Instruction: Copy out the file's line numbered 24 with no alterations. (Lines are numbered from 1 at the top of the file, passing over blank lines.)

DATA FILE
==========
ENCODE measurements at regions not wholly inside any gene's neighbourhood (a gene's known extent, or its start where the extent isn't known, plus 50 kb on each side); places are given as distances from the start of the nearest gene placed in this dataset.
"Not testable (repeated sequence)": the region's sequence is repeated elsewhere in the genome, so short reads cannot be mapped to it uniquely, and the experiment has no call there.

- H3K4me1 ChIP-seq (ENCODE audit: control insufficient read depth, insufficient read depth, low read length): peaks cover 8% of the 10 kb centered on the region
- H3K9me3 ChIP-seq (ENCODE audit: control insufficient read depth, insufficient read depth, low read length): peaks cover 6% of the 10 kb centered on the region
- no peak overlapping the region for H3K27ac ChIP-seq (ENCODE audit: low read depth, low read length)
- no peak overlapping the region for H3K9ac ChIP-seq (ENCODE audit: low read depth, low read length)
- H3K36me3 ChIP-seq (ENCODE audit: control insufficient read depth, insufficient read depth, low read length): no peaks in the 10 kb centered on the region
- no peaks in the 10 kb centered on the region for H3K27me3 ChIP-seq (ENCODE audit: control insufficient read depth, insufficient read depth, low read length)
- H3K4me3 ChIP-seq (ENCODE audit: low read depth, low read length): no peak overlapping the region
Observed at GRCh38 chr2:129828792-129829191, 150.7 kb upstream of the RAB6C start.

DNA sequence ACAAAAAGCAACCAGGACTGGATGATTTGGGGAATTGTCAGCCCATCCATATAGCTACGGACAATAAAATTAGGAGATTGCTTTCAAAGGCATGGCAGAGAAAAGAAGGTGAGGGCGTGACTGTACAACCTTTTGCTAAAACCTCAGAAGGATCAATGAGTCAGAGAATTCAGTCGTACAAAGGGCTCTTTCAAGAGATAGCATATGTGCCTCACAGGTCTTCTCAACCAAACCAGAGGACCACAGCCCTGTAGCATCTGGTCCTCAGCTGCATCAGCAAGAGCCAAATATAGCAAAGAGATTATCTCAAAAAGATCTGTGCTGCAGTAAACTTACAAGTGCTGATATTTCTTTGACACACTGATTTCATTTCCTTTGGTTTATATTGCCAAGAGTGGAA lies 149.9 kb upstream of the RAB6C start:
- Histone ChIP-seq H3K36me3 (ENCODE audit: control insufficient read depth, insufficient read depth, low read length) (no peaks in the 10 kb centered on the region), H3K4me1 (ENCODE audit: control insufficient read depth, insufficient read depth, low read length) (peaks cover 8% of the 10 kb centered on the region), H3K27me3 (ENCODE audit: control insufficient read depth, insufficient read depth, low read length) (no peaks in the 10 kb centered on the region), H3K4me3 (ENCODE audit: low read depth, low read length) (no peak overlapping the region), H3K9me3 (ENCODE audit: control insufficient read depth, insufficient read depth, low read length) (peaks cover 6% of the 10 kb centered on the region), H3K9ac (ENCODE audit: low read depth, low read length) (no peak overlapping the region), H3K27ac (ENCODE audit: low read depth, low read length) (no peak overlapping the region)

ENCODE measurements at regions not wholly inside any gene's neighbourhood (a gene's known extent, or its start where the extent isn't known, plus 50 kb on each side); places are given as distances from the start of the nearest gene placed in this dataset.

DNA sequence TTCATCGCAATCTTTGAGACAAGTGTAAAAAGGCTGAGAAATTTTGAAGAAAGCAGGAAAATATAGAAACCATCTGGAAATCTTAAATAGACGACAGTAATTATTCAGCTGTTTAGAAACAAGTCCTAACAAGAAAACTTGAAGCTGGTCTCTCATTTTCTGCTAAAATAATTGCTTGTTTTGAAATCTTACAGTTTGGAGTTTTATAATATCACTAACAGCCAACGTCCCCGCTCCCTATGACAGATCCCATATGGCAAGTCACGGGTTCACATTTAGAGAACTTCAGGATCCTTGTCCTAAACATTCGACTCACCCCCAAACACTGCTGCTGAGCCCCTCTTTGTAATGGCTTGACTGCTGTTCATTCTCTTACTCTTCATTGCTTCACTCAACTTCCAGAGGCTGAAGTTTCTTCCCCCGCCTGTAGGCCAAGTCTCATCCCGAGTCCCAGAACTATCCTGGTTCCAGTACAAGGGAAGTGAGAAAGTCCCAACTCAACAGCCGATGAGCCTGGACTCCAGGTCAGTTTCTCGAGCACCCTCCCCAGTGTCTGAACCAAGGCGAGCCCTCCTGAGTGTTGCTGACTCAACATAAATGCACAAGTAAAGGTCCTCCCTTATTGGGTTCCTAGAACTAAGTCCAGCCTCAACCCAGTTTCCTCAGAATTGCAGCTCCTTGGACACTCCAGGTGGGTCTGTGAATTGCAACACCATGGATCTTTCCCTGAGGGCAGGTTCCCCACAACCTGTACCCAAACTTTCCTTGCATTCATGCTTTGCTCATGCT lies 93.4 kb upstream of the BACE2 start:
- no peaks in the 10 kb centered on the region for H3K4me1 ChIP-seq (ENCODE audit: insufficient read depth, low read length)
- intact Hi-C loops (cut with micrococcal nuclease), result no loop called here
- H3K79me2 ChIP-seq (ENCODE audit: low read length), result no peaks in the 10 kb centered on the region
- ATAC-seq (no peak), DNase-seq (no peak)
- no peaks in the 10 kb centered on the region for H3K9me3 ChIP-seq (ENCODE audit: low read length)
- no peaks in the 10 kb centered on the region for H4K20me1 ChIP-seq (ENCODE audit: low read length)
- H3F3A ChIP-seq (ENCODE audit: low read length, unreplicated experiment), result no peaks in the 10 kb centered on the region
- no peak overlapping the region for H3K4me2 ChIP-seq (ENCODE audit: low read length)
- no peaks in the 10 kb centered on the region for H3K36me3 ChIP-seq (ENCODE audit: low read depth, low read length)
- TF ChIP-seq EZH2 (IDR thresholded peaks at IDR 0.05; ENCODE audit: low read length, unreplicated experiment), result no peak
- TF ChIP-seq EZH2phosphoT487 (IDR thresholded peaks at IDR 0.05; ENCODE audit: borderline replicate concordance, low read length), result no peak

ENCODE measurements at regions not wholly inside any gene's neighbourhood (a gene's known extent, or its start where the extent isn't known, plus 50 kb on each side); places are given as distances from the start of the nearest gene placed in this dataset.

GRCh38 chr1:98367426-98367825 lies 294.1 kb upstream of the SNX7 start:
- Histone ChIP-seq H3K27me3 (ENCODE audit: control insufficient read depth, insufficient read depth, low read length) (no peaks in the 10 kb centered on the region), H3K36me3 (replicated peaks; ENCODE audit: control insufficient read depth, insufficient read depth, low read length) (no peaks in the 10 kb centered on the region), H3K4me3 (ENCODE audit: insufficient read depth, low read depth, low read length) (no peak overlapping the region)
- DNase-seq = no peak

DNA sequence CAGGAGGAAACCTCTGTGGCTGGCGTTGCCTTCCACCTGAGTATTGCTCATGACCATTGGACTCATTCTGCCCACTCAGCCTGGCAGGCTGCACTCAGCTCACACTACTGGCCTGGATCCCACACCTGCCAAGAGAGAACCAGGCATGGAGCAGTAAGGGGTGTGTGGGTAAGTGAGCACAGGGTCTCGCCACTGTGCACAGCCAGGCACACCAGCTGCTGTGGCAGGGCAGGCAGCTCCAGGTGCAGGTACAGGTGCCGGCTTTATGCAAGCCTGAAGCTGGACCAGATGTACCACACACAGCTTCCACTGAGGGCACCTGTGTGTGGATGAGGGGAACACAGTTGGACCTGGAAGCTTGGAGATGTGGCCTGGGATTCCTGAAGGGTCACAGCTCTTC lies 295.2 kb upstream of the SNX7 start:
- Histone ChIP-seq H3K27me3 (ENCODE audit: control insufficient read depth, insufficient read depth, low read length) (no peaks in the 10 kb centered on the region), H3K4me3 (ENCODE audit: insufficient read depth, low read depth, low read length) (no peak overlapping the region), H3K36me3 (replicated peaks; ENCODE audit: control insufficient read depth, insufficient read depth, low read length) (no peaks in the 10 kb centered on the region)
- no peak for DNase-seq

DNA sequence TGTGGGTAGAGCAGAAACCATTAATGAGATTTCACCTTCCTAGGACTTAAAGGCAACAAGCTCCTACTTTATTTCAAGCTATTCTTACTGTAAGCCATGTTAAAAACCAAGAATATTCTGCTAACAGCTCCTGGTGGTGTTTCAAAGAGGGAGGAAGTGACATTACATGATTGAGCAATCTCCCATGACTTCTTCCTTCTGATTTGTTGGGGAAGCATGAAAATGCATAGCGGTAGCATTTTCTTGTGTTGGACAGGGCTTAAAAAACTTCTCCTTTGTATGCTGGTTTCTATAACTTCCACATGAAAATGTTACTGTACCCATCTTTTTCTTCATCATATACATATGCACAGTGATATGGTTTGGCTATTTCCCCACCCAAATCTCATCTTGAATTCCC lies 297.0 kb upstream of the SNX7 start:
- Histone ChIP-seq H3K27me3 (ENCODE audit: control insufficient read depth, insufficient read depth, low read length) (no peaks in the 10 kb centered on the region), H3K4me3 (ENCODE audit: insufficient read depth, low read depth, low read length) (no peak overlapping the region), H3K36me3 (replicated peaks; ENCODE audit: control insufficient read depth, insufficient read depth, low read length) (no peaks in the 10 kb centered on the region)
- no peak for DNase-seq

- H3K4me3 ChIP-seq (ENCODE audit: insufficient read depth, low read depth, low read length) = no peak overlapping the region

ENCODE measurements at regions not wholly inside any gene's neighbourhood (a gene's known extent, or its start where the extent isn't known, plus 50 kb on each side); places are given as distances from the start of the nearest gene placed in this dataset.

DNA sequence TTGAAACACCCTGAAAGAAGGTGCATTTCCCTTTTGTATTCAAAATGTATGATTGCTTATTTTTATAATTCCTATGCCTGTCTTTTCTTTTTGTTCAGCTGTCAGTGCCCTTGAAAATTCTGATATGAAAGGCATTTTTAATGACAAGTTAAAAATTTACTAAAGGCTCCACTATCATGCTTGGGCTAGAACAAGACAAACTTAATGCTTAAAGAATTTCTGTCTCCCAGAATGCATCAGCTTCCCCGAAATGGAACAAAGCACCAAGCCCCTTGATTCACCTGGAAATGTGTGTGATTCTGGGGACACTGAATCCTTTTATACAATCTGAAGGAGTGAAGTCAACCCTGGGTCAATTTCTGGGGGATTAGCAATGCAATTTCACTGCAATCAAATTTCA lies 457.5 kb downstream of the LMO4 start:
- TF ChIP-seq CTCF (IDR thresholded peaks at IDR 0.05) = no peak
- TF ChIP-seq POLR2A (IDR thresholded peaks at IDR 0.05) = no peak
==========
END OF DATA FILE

- TF ChIP-seq EZH2 (IDR thresholded peaks at IDR 0.05; ENCODE audit: low read length, unreplicated experiment), result no peak